On Friday, May 7, Britain could wake up to its first British National Party-run council. The previous day many parts of the country will hold local elections - and the far-right party is in striking distance of winning control of Barking and Dagenham Council.
The BNP is already the official opposition there, with 12 councillors. Its leader, Nick Griffin, is standing in Barking in the general election.
"Our drive to take the council, well, that's the real prize. It really is," Griffin said earlier this year.
Last month, BNP councillor Bob Bailey said: "We are on the verge of making history by taking this council and Margaret Hodge's and Jon Cruddas' parliamentary seats."
What would a BNP council's policies be? What would it do on schools, on caring for the elderly and most vulnerable? How would it allocate a £200million annual budget? The shadow budget drawn up in Barking and Dagenham last year and the party's manifesto allow us to see how BNP policies would work.
Should it win in East London, its strategy is to set its sights on Stoke-on-Trent, which has similar elections next year. Barking and Dagenham would be the science lab to test these dogmatic ideas...
The BNP plans to take a new homes site identified by the council and use it instead to park 1,000 caravans as local authority housing. At just £1,000 each, these old caravans led local campaigners to dub this a "Steptoe & Son solution" to social housing. The site would be a potential eyesore with no facilities, nowhere for kids to play and no substitute for real homes for some of the most vulnerable.
Under BNP policy, social housing - and caravans - would go to "UK citizens only", leaving vulnerable people to sleep on the streets.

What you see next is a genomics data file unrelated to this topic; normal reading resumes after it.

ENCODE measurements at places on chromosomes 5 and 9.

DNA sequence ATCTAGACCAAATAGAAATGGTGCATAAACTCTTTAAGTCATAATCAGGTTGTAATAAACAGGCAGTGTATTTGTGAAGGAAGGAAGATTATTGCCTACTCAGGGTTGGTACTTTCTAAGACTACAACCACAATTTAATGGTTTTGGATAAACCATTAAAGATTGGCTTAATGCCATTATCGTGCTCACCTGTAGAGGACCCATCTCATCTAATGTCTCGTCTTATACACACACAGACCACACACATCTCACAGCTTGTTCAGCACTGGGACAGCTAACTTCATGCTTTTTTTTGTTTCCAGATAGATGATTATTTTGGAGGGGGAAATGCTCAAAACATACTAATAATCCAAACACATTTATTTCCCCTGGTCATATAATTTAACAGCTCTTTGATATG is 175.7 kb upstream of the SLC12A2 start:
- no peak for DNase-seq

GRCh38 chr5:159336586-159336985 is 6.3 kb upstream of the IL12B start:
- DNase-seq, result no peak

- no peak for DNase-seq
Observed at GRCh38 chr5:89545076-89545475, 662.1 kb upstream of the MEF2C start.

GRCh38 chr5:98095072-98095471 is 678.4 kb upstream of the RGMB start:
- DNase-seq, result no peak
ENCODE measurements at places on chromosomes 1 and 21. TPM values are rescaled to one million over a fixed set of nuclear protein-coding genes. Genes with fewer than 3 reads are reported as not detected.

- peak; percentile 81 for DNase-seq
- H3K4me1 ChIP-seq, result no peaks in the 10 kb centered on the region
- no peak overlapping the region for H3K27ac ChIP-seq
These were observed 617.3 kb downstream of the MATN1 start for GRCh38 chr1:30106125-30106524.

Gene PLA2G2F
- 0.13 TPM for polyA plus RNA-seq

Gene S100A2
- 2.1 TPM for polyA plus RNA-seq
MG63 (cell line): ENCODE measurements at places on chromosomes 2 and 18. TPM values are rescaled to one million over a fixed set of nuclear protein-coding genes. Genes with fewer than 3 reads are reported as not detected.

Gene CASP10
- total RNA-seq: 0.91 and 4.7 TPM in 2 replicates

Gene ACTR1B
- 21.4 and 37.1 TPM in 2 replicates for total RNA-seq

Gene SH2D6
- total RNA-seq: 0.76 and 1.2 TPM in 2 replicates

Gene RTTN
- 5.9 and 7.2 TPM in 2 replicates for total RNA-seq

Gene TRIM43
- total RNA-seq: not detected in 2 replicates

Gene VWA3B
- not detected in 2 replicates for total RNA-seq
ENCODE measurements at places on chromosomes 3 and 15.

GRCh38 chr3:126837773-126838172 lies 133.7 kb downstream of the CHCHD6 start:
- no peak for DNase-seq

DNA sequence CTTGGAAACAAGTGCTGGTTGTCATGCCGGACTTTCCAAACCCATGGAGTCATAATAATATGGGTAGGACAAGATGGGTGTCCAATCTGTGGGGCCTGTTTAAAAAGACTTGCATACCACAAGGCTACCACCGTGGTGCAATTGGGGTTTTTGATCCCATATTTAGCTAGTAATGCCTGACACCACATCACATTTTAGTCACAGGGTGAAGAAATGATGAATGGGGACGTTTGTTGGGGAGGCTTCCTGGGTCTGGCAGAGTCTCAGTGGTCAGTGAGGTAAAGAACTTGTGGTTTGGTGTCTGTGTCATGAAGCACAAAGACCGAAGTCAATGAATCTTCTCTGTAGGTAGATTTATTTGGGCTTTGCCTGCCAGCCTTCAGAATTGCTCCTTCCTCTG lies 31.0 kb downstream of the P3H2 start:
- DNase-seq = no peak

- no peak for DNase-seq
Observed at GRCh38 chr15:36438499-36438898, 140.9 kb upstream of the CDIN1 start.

Social work professionals say the best place for children in care is with foster families, but the BNP differs. It wants to take the several hundred children in care in Barking and put them into boarding school. While some children do still live in care homes in Britain, there are rarely more than eight per home.
The BNP's proposals would mean a return to Victorian-style "workfare", their alternative to welfare.
The BNP plans to build an institution in Barking & Dagenham for all mothers under 21 to live in, with single mothers and babies taken into care. Failure to comply with the homes rules could result in the mother being sent to prison and the baby being taken into to care.
The Corporate Grants Programme, which would affect 27 organisations including Victim Support, Relate and the Volunteer Bureau, all of which provide vital community services, would be halved by the BNP.
Bob Bailey, leader of the council's BNP group, calls the arrival of people from ethnic minorities into Barking and Dagenham "genocidal". He says the BNP would cut the "PC madness" of translation services, where one of the key groups of people to be affected would be blind people who require translation to and from Braille.
Bob Bailey claims that "only by voting for the BNP and electing a BNP council will the elderly and poor have a real champion in this chamber". Yet nationally the party supports the Tories in raising the inheritance tax threshold to £1million and it wants to cut "personal taxes".